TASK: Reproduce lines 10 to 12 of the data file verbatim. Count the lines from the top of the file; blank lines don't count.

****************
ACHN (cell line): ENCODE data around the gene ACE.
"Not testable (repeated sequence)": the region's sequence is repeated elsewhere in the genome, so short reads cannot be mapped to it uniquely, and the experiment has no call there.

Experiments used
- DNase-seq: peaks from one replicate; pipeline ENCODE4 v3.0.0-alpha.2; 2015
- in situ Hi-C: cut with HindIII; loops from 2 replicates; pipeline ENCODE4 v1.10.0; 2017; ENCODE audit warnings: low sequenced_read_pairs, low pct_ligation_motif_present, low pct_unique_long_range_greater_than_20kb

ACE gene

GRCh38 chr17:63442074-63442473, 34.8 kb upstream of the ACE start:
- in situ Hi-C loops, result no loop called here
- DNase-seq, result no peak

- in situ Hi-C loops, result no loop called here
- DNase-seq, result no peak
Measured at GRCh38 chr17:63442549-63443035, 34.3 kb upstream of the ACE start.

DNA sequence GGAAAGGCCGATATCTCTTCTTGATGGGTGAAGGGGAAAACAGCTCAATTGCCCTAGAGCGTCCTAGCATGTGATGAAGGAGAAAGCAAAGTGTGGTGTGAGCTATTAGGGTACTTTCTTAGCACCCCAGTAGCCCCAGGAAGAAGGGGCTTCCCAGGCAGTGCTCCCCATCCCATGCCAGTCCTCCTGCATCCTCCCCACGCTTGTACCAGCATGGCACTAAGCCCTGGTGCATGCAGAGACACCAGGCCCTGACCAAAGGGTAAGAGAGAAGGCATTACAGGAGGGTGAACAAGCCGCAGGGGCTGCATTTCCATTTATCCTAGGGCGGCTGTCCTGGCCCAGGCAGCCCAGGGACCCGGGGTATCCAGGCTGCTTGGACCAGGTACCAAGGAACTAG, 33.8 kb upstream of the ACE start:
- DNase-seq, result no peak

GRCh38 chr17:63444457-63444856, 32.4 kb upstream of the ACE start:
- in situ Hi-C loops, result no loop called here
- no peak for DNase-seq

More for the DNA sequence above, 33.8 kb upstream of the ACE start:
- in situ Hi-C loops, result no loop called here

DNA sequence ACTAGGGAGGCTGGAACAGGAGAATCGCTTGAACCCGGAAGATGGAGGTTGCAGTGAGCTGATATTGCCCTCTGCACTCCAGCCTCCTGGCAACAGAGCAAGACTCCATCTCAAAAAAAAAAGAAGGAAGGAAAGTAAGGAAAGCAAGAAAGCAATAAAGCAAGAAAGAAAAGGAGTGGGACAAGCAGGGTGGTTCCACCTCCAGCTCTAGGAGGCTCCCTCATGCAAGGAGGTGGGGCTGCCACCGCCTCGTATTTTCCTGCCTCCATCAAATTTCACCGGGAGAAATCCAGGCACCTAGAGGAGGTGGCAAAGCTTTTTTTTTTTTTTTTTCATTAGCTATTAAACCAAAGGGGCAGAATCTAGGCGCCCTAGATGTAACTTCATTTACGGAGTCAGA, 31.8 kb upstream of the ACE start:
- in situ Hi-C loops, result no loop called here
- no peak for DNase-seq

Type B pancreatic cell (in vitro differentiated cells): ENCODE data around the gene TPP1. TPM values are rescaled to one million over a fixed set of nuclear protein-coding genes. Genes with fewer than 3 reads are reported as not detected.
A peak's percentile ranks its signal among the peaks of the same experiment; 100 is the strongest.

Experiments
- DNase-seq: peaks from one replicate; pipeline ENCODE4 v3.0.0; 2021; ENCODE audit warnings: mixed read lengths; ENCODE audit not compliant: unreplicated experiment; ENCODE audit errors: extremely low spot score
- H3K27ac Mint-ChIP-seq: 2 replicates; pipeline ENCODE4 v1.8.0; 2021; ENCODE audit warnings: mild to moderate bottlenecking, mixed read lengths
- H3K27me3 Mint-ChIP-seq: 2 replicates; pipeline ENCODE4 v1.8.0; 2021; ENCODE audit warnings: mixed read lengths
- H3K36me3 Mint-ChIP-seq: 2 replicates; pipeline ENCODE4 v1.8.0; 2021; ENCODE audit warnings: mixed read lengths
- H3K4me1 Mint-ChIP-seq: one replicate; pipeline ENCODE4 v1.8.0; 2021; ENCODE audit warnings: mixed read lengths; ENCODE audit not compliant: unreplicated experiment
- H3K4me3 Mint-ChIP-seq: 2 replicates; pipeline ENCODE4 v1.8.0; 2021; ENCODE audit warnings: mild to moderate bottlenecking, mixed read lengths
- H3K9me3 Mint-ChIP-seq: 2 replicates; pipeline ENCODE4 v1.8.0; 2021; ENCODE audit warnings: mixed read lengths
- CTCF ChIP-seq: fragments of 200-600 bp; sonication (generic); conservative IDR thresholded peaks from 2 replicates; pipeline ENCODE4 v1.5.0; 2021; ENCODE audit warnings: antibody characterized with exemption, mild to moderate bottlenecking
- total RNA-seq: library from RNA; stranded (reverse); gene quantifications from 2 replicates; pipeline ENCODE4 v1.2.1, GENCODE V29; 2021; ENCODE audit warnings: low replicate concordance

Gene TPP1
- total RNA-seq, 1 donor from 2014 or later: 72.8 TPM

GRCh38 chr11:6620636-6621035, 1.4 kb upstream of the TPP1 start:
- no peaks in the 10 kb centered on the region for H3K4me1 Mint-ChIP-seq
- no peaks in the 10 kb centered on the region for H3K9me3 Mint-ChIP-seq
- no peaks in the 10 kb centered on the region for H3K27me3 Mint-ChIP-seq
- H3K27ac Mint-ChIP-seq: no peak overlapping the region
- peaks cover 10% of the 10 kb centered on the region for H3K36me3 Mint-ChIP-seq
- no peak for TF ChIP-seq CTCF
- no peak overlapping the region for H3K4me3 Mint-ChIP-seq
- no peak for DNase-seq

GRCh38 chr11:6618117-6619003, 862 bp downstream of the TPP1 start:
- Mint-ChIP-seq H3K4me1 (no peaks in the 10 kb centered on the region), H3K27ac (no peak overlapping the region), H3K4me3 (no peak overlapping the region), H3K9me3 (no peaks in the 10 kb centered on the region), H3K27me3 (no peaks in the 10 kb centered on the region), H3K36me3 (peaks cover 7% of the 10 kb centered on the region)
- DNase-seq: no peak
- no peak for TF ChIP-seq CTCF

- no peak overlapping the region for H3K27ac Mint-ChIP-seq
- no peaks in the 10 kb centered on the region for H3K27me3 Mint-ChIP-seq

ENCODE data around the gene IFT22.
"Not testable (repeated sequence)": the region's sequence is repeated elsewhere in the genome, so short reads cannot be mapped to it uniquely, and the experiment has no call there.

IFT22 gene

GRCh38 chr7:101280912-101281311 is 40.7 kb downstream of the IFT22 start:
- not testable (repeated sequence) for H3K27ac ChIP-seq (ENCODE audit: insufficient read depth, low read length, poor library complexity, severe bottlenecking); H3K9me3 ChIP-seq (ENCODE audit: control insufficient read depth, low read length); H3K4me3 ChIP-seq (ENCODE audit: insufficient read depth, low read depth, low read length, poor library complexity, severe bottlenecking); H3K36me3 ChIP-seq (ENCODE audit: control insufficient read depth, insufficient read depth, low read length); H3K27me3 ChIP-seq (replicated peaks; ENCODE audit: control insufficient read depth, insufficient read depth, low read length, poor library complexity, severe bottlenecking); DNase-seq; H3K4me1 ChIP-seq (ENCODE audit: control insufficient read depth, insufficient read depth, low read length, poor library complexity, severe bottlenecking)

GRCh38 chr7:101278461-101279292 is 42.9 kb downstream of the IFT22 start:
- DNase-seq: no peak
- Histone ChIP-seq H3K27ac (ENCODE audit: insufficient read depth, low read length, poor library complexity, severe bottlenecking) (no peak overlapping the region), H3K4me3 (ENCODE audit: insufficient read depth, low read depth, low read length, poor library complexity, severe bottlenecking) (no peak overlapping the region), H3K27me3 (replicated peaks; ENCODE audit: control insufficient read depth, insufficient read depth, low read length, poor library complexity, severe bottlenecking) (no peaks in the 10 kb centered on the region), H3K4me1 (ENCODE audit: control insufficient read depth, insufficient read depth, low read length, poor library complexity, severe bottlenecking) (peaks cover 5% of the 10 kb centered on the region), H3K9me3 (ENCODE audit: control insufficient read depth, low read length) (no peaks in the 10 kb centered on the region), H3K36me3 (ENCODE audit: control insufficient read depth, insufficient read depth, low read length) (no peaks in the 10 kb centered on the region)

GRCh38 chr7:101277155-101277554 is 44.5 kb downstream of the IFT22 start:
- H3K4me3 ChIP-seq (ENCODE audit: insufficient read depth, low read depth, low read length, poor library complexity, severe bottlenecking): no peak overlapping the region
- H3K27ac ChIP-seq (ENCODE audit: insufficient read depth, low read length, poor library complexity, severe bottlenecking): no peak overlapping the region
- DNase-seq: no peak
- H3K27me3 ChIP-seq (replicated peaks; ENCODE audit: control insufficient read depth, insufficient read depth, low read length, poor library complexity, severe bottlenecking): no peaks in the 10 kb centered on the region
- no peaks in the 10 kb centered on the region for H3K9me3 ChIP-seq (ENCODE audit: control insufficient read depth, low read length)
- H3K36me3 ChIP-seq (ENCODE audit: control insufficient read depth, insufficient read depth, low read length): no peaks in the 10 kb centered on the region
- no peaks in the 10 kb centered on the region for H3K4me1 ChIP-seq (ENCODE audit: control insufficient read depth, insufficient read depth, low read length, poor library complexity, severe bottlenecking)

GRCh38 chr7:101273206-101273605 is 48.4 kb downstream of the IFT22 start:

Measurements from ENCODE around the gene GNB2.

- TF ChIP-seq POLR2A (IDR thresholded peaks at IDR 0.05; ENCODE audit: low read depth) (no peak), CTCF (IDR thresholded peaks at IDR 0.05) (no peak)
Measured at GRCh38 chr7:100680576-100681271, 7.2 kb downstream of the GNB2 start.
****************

- in situ Hi-C loops, result no loop called here
- DNase-seq, result no peak
Measured at GRCh38 chr17:63442549-63443035, 34.3 kb upstream of the ACE start.